Thursday, January 20, 2011

A Human Interlude

Focused Research
Photo Credit: Swinburne

I'm taking another research hiatus. I have found it difficult in delving so deep into the foundations of the history behind the queen, that I feel I have lost focus on our queen a bit. Please enjoy these, some of my favorite quotes from the past few posts, as a reminder of where we've been and where we're going.
Photo Credit: Antique Amethyst Jewelry 

"The Victorian Era is rich in its history, in its jewelry, and in its study of a great queen. I must admit that it is a bit overwhelming for me to determine how to navigate us through this tumultuous and exciting period of history without losing our main focus of learning how to become a queen."

Photo Credit: Insects(dot)org

"Given to dramatic flair and passionate sentimentality, QueenVictoria is truly a most violent example of romantic idealism colliding with reality in the most devastating way. I hope to honor her with every word, and I want you to know right from the start that I have great compassion and empathy for her. I can see how she came to be the way she was, yet my heart aches and is even angered by her staunch refusal to grow up and stop being the victim in her life. She locked herself away in a prison of bitterness and resentment, and she missed her chance to really shine."

"Queen Victoria’s mother and father were definitely the most important people in Victoria’s young life. In addition to these two, there was also her uncle, William IV; her uncle, King Leopold of Belgium; her uncle, George IV; and her mother’s comptroller, Sir John Conroy. Every single one of these people served as a transitional figure between the Georgian Era and the Victorian Era. Combined with the social climate, the laws of court, and the political climate of her day, these figures made our queen who she was."

Wednesday, January 5, 2011

Revisiting "Developing Class"

William the Conqueror
Photo Credit: Uncyclomeida Commons

We left off with a discussion about William the Conqueror and the theorized spread of feudalism throughout England as a result of the Norman Invasion of 1066. There is debate about whether he arrived to find it already in place, or whether he and his men brought it there with them. It is clear that since the Roman Invasion in 43AD, English soil saw plenty of feuding.

Left unprotected in 414 AD by the Roman Empire, there were a series of raids first by the Saxons, then by the Vikings, and finally by the Normans. King William of Normandy effectively re-established the powerful British monarchy, which was first put in place by the Saxons. Crowned King of England in 1066, this monumental historical event initiated the slow crawl toward the Empiric rising of Great Britain and the free trade capitalist system in place today.

Henry VIII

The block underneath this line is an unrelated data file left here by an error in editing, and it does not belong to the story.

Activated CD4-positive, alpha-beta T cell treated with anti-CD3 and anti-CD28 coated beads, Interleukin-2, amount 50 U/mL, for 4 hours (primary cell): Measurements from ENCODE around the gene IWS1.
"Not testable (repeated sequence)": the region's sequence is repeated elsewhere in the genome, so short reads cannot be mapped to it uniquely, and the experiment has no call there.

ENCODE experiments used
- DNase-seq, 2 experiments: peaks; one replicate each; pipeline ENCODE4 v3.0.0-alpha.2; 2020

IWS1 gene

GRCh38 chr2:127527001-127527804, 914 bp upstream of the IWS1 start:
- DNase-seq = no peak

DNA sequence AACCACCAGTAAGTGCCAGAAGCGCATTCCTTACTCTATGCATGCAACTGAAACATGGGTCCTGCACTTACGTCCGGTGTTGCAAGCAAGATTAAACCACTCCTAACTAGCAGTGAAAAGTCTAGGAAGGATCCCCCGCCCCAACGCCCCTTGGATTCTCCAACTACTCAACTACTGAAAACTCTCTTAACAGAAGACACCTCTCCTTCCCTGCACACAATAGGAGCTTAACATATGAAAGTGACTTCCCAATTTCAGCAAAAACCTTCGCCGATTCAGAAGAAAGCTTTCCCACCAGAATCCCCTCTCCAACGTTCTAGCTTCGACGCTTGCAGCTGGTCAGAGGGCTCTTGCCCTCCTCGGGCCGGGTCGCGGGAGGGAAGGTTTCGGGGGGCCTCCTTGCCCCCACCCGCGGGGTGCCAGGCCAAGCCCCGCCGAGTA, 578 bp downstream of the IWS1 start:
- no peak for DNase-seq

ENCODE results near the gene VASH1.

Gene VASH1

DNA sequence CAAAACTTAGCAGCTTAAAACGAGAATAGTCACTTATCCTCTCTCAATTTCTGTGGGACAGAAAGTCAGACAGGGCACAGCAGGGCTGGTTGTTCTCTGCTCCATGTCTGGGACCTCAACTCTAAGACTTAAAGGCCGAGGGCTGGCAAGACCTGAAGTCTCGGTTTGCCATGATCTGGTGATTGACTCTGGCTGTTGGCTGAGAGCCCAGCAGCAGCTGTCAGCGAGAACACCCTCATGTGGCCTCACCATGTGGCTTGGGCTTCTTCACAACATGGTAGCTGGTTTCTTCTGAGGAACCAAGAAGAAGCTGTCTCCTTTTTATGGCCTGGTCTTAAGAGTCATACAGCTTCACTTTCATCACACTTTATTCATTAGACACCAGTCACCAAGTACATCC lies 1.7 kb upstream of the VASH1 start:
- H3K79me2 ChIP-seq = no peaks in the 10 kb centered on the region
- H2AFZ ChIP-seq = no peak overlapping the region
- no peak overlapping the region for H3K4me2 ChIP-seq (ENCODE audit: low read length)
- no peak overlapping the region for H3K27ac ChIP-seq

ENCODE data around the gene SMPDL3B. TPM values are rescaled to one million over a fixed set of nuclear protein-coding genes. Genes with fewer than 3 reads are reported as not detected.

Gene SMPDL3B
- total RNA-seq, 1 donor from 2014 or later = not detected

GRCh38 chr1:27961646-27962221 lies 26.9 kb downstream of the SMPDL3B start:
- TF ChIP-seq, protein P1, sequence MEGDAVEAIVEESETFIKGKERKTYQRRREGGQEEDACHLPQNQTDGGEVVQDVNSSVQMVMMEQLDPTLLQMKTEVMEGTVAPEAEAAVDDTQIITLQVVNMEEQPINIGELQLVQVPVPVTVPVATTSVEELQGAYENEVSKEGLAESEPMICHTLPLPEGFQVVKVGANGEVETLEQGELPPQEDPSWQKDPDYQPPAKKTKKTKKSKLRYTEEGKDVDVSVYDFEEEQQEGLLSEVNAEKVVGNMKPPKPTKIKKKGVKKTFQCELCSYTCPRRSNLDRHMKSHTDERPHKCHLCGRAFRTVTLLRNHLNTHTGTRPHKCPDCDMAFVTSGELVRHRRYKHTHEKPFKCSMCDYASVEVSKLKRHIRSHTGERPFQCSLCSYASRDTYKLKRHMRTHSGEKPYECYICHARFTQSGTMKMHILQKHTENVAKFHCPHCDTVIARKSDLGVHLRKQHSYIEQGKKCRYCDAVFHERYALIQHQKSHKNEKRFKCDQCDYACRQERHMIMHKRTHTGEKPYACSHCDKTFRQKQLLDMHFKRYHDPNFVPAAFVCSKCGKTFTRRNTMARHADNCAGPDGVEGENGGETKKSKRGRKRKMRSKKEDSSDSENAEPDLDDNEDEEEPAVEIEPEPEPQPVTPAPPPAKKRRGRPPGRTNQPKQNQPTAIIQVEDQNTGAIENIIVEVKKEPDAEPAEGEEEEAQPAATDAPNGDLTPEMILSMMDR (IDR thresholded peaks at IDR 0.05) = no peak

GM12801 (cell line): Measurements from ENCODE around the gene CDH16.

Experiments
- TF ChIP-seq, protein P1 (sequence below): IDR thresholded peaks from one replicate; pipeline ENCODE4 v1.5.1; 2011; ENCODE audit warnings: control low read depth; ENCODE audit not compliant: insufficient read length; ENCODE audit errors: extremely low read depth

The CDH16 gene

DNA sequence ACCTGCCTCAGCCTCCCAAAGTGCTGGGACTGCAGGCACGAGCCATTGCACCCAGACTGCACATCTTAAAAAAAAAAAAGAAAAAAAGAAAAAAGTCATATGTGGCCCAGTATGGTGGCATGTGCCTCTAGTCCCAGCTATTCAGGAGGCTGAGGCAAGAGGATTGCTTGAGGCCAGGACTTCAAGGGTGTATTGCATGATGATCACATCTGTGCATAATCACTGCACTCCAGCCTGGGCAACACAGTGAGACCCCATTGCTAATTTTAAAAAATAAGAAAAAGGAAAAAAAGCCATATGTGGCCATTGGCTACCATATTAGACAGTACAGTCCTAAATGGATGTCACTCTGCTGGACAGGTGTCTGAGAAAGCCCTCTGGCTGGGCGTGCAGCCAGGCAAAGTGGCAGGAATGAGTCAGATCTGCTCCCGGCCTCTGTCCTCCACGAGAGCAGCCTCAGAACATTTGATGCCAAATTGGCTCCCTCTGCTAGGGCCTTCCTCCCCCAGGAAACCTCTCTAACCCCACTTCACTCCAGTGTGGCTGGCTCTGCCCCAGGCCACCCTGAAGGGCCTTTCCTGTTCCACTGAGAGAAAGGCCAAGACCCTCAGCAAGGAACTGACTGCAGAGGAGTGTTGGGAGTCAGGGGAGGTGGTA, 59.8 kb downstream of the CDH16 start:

Photo Credit: Cracked

During the Protestant Reformation, Henry VIII’s establishment of the Anglican Church marked another milestone in the establishment of a centralized English government. This move did not completely abolish feudalism, but it did open the doors for a transition from a feudal economy to a mercantile economy; thus weakening the power of the lords and vassals. It also established and elevated the third class, the ruling class of Royalty. Furthermore, this division along religious lines set off a series of wars throughout Western Europe inspired by religion and driven by the ambitions of powerful monarchs throughout FranceEngland, and Spain.

The Sovereigns of these emerging nations began to set up what we have come to understand as the feudal system, with a Monarch owning the land and military, and the lords and knights serving as vassals of the king. This feudal system climaxed during George III’s reign and descended quickly out of power with the advances of George IV and the dawn of the Industrial Revolution, at which time advancements in science and the development of new trade options forced a transition toward mercantilism and eventually free trade.

High Society

During this time, a new notion of superiority gained a foothold in Europe. Adopted from the ideals of the ancient Greeks and Romans, Europeans across the continent began to look down their noses at the “uneducated, undisciplined heathens” that populated the rural areas and non-European countries. I believe that this superior attitude, even more than the feudal system, served as the driving force behind the social class system in England.

In reality, it was likely the powerful combination of the two that entrenched the class system so deeply into the fabric of English society. I believe that the sense of duty and honor ingrained through the feudal system disposed the peasants and nobility to accept the deference demanded by the classes above them. Once this honor system was combined with the notion of lesser-than and greater-than groups of people, the fate of the lower classes remaining completely separate from the upper classes was sealed.

American Superiority
Photo Credit: Zazzle

Though there is vast evidence that our American forefathers left behind, in staunch revolt, the honor and power system of our home country, I believe the root of this attitude of superiority followed them to the New World. There is proof in our nation’s capital that our founding fathers exalted the intellectualism of Greek and Roman ideals, perhaps even more than our English ancestors. Recently, I read a book called The Lost Symbol, which points out that the blueprints for the physical and ideologic structure of our nation’s capital were patterned after the great Greek and Roman societies.

I do believe I see the body of our crown coming together quite nicely after these discussions. In future posts, we will delve into an overview of the rules and regulations of the class system, and we will take an in-depth look at the expectations and customs of the Royals as we begin to mine for the ore that will reveal the gems we will set in our crown.